In order to properly approach the strengthening and development of church life, it is necessary to properly organize service, administration and preaching, then to activate them, actively performing “the walking among the people,” as St Theophan the Recluse wrote. In this stage of history we must concentrate on educating and bringing people into church life, that is, acquainting them with the richness of the spiritual culture of Orthodoxy, the Church and Holy Russia. His Holiness the Patriarch is right when he stresses the need for this work, for this is a matter of life and death!

“To churchify one’s life,” wrote Archbishop Averky (Taushev, +1976), the predecessor of Metropolitan Laurus as abbot of Holy Trinity Monastery in Jordanville, “means to make oneself a living member of the Church, to consciously participate in the common life of the Church as in the Body of Christ, which is a whole spiritual organism, and to build one’s life in full concordance with this consciousness.” Departing from the Church, of course, will undoubtedly lead one to “lose the savor of his salt,” and, in the words of Christ the Savior, will become “good for nothing and be cast out and trodden under foot of men” (Matthew 5:13).

That is why we, servants and flock of the Church, wholeheartedly desiring her strengthening and development, must organize and activate ourselves, with kind word and the example of a life of beauty churchify our neighbors, so that they receive also eternal salvation prepared by the grace of God and enrich the spiritual experience of the nations of the Russian world.

- Last year, the Russian Orthodox Church had much discussion about the language of divine services. What languages are used in the parishes and monasteries of the Church Abroad today? What role does Church Slavonic play, and what languages are used in the sermons of your priests? 

I must say that the diaspora clings dearly not only to Church Slavonic but to the Russian language, since many who find themselves far from their Homeland strive to preserve their roots and maintain living bonds with the divine services and traditions of the Russian Orthodox Church. In the homes of our believers, for instance, parents speak Russian to their children, preserve their Russian Orthodox traditions, and parishes organize parish schools. There are parishes that only use Church Slavonic, and sermons and other church activity are in Russian.  There are a great many of these, of course, since this holds great educational importance, but there are a multitude of parishes, too, which need to conduct services and preach in two languages, Church Slavonic and the local tongue. There are missionary communities within the bosom of our Church, too, in which they use exclusively the local dialect. In any case, it all depends on the circumstances and composition of the monastics or parishioners.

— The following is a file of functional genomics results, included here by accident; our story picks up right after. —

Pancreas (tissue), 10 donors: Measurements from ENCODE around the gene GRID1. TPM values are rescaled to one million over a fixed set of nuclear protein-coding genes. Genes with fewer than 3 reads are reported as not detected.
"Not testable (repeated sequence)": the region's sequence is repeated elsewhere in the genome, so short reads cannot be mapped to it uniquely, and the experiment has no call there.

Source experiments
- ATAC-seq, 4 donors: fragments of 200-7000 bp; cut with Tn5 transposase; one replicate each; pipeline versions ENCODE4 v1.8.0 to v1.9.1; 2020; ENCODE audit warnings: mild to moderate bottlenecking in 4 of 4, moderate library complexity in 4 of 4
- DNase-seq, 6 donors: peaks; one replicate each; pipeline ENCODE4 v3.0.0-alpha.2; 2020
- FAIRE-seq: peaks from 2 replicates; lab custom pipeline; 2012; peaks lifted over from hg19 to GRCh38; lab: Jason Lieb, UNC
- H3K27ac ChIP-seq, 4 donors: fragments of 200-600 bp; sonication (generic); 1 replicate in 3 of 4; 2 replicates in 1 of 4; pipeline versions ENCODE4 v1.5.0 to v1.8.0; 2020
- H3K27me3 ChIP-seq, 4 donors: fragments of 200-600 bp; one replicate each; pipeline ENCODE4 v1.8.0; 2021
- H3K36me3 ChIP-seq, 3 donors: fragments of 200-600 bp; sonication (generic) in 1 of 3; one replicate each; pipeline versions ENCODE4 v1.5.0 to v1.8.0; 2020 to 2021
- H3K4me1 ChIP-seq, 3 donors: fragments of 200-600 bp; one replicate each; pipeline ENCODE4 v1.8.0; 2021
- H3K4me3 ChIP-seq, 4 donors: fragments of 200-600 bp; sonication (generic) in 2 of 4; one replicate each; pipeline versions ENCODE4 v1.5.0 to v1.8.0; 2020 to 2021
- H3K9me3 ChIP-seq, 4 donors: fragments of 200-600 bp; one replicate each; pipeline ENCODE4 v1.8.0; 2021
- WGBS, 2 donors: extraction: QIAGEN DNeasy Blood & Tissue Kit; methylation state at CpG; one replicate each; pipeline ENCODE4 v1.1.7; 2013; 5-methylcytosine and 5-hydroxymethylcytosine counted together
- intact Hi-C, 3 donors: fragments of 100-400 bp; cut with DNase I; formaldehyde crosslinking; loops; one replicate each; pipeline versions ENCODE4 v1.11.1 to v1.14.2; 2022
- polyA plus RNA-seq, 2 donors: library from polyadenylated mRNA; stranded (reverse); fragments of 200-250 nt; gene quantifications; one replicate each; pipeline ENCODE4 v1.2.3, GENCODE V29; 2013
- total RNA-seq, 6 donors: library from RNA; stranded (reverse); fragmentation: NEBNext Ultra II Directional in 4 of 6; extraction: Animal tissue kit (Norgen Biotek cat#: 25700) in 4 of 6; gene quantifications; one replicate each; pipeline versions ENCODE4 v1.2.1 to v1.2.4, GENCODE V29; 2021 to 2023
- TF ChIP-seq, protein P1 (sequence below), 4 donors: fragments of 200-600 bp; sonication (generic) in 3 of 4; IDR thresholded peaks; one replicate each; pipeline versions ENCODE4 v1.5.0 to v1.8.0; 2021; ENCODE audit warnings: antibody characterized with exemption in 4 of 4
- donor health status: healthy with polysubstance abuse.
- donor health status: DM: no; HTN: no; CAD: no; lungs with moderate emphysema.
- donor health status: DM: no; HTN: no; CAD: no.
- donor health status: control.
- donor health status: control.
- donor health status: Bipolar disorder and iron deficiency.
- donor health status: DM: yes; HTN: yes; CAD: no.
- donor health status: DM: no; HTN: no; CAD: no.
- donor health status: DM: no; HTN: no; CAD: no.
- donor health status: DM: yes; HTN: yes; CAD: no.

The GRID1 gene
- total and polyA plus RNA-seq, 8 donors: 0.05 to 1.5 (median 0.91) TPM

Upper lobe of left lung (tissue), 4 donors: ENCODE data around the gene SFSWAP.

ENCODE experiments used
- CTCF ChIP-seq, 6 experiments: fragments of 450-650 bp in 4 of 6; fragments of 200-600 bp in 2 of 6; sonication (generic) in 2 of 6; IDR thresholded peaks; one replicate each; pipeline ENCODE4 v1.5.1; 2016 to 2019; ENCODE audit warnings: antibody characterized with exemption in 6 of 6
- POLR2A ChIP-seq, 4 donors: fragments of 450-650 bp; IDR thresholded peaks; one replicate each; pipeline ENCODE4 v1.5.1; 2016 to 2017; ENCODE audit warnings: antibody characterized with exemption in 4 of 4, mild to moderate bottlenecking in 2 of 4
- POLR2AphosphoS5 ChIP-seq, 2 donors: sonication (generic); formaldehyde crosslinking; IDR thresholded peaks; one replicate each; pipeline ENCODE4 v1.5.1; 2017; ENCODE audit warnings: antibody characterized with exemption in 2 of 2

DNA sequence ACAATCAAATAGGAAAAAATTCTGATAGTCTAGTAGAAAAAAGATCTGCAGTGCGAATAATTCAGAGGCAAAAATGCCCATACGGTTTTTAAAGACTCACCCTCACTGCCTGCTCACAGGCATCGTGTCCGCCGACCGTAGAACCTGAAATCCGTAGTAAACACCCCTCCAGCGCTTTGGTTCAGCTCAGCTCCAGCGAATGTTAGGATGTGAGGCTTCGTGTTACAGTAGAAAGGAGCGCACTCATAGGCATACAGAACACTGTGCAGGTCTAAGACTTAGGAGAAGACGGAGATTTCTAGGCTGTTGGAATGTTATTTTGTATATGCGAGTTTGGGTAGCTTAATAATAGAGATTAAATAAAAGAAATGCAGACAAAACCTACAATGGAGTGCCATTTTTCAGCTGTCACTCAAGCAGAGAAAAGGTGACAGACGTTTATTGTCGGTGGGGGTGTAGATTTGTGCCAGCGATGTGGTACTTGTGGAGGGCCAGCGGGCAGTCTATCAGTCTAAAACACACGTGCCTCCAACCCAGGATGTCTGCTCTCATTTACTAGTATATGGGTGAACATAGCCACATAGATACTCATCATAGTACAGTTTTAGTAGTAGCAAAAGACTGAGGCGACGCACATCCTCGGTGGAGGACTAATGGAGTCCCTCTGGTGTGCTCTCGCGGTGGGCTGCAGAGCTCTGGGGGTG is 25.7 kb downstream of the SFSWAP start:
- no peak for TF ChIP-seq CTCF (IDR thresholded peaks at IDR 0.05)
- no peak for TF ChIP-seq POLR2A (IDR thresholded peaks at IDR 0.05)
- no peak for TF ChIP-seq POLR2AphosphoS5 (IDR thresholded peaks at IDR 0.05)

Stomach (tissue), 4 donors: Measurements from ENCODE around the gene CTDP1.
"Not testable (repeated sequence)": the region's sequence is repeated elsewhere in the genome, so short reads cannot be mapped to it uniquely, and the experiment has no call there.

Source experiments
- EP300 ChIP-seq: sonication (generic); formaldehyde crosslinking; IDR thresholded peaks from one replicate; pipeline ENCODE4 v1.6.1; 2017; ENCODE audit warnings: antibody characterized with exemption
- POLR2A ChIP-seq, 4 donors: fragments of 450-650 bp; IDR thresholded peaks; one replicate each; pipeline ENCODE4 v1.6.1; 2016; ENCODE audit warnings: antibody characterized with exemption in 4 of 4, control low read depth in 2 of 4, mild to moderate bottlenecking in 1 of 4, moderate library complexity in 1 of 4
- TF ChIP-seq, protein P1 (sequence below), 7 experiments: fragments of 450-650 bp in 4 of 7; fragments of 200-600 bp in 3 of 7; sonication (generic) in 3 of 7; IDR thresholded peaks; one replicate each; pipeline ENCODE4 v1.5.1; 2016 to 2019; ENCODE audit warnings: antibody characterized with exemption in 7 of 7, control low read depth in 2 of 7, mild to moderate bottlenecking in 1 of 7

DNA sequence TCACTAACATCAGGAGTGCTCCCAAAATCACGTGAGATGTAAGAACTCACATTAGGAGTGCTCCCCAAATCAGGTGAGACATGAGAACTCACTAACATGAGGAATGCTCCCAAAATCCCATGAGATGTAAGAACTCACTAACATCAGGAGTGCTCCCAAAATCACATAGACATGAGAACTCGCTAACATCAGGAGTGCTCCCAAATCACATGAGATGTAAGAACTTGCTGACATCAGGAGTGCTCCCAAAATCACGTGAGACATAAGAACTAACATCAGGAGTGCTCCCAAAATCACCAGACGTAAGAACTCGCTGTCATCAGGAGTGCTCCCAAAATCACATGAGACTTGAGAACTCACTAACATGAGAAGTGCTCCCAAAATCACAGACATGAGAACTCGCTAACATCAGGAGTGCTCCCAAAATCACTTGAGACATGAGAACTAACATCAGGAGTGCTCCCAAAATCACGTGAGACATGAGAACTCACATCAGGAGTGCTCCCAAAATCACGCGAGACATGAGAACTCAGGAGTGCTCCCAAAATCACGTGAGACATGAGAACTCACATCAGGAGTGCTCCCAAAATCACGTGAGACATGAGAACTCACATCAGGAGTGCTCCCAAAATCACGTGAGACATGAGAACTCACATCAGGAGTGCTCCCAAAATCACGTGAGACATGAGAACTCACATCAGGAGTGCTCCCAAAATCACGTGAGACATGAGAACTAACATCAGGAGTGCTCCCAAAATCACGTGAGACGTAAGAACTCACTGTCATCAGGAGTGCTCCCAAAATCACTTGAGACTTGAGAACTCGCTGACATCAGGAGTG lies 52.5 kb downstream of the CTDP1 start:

As far as preachers are concerned, there is no one I would point to in particular. Every priest tries to the best of his abilities to bring to the people the Word of God and make his contribution to the work of serving the Church. Some are good sermonizers from the ambo and spiritual discussions with their parishioners, others are able to console and support their flock, guiding their confessions, still others are able with their personal example to inspire people to a life of righteousness.

-Some bishops and priests of the Church Abroad are participating in the Inter-Council Presence. What do you think of your representatives playing a role?

I am happy that our Church has delegates in this important task. This attests to the fact that the experience of our service in the difficult circumstances abroad can be useful to such an important ecclesiastical task.

- The year 2013 will mark the 400th anniversary of the Romanov Dynasty. Are any celebrations planned in the Church Abroad? How do you view this jubilee as it relates to the Holy Royal Passion-bearers?

The Russian Orthodox Church Outside of Russia canonized the Holy Righteous Royal Passion-bearers together with the Holy New Martyrs and Confessors of Russia in 1981. I believe that it was soon after that that positive changes began in Russia, specifically as a result of the prayers of her Martyrs, whose blood is called “the seed of the Church.” So in our difficult time it is probably necessary to connect the approaching 400th anniversary of the House of Romanovs with the proper celebration of the podvig and memory of the Royal Passion-bearers, in order to strengthen and renew the powers of the Church and her people.

I think that we must take advantage of this opportunity, that every child of the Russian Orthodox Church once again pays heed to our edifying history and ponders its inimitable figures. I am preparing to propose to the Synod of Bishops of the Russian Orthodox Church Outside of Russia to require the commemoration of the Holy Royal Passion-bearers during the dismissal of all divine services next year; to mandate the marking of the date of the podvig of the last Royal Family at all gatherings of clergymen, youth conferences, parish schools and at all special events devoted to this anniversary.

The memory of the sufferings of the Royal Passion-bearers must awaken within the hearts of Russians their enthusiastic veneration, the like of which will prevent them from any compromises with the enemies of the Church and of Holy Russia, and especially any betrayal of Orthodoxy, and it will weave a wreath of eternal glory to the martyrs both here on earth and in the Kingdom of Heaven before the Divine Throne.